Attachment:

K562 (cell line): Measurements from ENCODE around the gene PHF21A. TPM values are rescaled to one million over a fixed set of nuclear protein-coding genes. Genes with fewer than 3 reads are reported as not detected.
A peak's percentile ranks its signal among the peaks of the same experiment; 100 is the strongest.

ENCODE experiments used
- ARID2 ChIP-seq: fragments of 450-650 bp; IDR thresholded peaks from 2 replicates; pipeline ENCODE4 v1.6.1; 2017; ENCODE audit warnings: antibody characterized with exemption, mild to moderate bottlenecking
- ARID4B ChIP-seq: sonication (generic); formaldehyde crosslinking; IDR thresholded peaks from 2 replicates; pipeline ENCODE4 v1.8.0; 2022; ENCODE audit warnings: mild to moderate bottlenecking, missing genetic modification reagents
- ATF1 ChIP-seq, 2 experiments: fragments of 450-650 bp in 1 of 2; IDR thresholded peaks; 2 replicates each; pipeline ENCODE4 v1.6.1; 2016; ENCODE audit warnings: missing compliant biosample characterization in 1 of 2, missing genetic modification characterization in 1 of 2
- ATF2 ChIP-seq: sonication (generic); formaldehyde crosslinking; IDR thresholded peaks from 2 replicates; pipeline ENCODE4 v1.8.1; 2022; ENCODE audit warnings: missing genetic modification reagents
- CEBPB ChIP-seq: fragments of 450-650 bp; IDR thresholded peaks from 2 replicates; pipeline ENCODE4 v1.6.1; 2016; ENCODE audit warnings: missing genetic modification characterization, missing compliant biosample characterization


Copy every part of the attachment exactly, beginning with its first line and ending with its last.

K562 (cell line): Measurements from ENCODE around the gene PHF21A. TPM values are rescaled to one million over a fixed set of nuclear protein-coding genes. Genes with fewer than 3 reads are reported as not detected.
A peak's percentile ranks its signal among the peaks of the same experiment; 100 is the strongest.

ENCODE experiments used
- ARID2 ChIP-seq: fragments of 450-650 bp; IDR thresholded peaks from 2 replicates; pipeline ENCODE4 v1.6.1; 2017; ENCODE audit warnings: antibody characterized with exemption, mild to moderate bottlenecking
- ARID4B ChIP-seq: sonication (generic); formaldehyde crosslinking; IDR thresholded peaks from 2 replicates; pipeline ENCODE4 v1.8.0; 2022; ENCODE audit warnings: mild to moderate bottlenecking, missing genetic modification reagents
- ATF1 ChIP-seq, 2 experiments: fragments of 450-650 bp in 1 of 2; IDR thresholded peaks; 2 replicates each; pipeline ENCODE4 v1.6.1; 2016; ENCODE audit warnings: missing compliant biosample characterization in 1 of 2, missing genetic modification characterization in 1 of 2
- ATF2 ChIP-seq: sonication (generic); formaldehyde crosslinking; IDR thresholded peaks from 2 replicates; pipeline ENCODE4 v1.8.1; 2022; ENCODE audit warnings: missing genetic modification reagents
- CEBPB ChIP-seq: fragments of 450-650 bp; IDR thresholded peaks from 2 replicates; pipeline ENCODE4 v1.6.1; 2016; ENCODE audit warnings: missing genetic modification characterization, missing compliant biosample characterization